Richards was an education reporter for the Milwaukee Journal Sentinel and for USA Today before joining CRPE in early 2022. The organization is based at Arizona State University.

During the panel discussion, strong differences of opinion on what should lie ahead were seen, but there was some signs of agreement that action is needed to if there are going to be better results for many Wisconsin students.

Aisha Carr, a member of the Milwaukee School Board, said, “We have reached a point where the urgency is unparalleled.” She said during election campaigns this fall, “education was presented as an afterthought.” Nationwide, “people really don’t give a damn about children,” and the large amounts of federal pandemic relief money were not being used to serve the real needs of students.

Carr called for structural changes in how schools use time and resources, including more involvement of community members and more opportunities for teachers to collaborate and improve their work.

Libby Sobic, L’16, director of education policy for WILL, said she hopes there will be constructive conversation in the state Capitol about how to use the state budget surplus, now listed at more than $6 billion. Sobic and WILL are advocates for parental choice programs for parents. She said the current Wisconsin system for funding education disincentivizes coming together on policies by emphasizing systems and not kids, and she hopes that will change.

“We need to change our language around funding to bridge the divide in government,” Sobic said. “We need to leverage parents.” Parents need to pressure both sides of the political divide to have conversations.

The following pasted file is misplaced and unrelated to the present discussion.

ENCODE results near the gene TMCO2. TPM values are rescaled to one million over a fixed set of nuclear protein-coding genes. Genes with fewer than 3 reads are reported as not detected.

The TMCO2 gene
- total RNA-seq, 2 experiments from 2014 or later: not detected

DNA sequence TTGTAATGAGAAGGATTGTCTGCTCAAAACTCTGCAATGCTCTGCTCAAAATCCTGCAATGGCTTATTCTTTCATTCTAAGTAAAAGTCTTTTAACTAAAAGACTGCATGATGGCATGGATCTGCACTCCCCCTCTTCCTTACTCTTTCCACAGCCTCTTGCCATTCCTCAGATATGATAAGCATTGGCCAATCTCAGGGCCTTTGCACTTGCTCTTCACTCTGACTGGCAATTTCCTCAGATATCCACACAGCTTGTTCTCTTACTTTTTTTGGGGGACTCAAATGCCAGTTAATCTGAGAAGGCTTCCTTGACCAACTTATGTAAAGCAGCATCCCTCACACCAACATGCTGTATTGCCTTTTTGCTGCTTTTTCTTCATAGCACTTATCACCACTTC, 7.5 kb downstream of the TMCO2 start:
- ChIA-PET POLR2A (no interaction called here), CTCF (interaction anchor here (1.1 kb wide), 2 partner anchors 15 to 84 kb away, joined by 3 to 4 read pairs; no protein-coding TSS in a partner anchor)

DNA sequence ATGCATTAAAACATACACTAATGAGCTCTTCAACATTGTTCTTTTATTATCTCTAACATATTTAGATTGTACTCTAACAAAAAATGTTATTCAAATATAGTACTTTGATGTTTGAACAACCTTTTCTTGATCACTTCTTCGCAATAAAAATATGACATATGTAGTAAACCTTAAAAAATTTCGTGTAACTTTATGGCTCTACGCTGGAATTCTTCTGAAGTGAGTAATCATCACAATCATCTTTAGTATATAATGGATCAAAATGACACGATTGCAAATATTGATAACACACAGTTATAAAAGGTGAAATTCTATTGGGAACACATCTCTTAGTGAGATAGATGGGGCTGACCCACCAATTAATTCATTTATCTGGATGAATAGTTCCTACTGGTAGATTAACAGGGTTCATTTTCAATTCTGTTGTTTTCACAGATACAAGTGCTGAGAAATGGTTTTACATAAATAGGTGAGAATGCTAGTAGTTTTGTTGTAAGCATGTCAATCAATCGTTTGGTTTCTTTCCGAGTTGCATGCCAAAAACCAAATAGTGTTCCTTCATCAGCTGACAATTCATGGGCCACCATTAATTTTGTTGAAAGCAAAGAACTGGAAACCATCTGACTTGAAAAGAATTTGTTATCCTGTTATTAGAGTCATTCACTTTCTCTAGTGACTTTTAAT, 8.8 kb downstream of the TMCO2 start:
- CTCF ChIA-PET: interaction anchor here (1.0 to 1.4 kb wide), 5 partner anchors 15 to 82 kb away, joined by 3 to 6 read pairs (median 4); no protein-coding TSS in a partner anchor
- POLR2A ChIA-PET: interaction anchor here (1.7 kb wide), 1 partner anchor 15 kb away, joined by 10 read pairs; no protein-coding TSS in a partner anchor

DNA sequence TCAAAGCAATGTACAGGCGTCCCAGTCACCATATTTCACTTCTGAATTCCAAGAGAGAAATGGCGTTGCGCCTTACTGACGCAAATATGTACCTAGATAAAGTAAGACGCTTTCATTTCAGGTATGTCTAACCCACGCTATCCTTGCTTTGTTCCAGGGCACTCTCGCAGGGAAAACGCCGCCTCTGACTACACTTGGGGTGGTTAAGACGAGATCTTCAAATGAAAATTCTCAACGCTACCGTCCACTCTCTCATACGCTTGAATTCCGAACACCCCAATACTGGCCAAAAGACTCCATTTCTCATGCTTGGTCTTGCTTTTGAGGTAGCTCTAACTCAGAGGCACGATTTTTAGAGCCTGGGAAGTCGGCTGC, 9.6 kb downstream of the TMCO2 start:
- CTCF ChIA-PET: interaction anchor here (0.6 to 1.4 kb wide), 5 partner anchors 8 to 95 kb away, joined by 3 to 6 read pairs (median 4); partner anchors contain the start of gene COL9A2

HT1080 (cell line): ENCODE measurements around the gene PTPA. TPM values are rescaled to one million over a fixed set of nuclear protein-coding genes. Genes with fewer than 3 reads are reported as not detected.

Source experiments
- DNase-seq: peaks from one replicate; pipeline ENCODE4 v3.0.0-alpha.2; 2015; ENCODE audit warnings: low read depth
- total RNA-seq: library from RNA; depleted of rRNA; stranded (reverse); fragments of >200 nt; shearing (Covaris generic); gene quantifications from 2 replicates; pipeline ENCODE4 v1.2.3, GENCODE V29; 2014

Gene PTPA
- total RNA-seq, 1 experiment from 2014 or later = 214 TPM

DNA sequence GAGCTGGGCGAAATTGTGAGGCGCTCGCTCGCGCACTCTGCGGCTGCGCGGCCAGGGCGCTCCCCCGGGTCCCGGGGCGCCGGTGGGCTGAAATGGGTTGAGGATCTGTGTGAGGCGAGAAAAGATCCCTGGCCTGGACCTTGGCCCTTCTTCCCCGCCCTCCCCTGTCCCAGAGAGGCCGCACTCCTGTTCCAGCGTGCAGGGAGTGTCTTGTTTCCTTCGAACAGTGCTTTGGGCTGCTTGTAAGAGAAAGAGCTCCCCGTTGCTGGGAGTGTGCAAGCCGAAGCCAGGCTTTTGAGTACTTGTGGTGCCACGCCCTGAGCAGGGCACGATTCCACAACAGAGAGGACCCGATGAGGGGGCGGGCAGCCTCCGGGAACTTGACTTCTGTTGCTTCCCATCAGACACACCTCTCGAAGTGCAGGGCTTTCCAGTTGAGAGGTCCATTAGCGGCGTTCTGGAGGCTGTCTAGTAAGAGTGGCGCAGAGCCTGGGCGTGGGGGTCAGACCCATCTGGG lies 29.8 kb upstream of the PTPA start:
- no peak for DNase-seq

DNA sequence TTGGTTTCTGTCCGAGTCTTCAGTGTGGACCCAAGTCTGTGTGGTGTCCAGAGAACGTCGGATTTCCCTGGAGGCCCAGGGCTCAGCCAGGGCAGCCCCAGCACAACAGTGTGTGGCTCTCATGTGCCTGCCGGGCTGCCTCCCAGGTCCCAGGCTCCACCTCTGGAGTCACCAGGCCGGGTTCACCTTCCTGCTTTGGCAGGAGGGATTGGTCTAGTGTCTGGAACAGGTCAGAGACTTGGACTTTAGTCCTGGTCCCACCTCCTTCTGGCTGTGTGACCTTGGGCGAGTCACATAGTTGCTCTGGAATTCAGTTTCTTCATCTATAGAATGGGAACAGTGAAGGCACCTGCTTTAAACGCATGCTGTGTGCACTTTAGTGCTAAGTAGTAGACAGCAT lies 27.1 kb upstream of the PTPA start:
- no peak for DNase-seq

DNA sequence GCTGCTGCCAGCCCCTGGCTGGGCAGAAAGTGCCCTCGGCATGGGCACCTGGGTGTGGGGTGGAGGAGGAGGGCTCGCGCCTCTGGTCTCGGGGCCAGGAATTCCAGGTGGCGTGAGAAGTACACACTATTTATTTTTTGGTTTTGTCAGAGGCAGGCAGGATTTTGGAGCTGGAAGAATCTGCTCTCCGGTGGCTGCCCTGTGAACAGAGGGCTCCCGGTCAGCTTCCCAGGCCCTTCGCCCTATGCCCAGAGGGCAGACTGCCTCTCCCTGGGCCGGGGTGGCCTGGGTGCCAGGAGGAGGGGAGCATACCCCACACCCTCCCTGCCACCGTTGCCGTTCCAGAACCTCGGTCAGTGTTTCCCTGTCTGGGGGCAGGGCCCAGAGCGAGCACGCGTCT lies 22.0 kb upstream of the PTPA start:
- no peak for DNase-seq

Heather DuBois Bourenane, executive director of the Wisconsin Public Education Network, said, “I hold the radically contentious view that every single kid in every single public school in this state can and should have access to a great education.” We can do it, she said, adding, “The question is, why don’t we?”

Bourenane, whose has opposed private school choice programs, said that if partisan politics was put aside, there would be positive steps. “I worry that I’m not going to see much of that this year if we see the same kind of political game-playing we’ve seen in past sessions,” she said. But, she said, “the fire is burning” among people who want change.

Faith VanderHorst, interim executive director of the Southeastern Wisconsin Schools Alliance, an organization of leaders of 31 public school districts, said Wisconsin should focus on becoming “number one in the country for education.” Doing that would mean recognizing that schools need more money, there needs to be innovation, and that it’s time to stop “bickering” about education policy. “Why can’t we focus on schools and stop using our children as something to toss around?” she asked.

There have been some signs from Evers and Republican legislative leaders of a willingness to at least talk with each other as work on the next two-year state budget begins. That would be a change from the last several years when they generally didn’t speak to each other.

Will the conversations bring agreements or compromises to deal with issues schools of all kinds are facing statewide? It won’t happen easily. But talking together might be a prelude to change. The Eckstein Hall conference both formally and informally offered a glimpse of the willingness some people with differing views have to at least start the dialogue.

Video of the conference may be viewed by clicking here.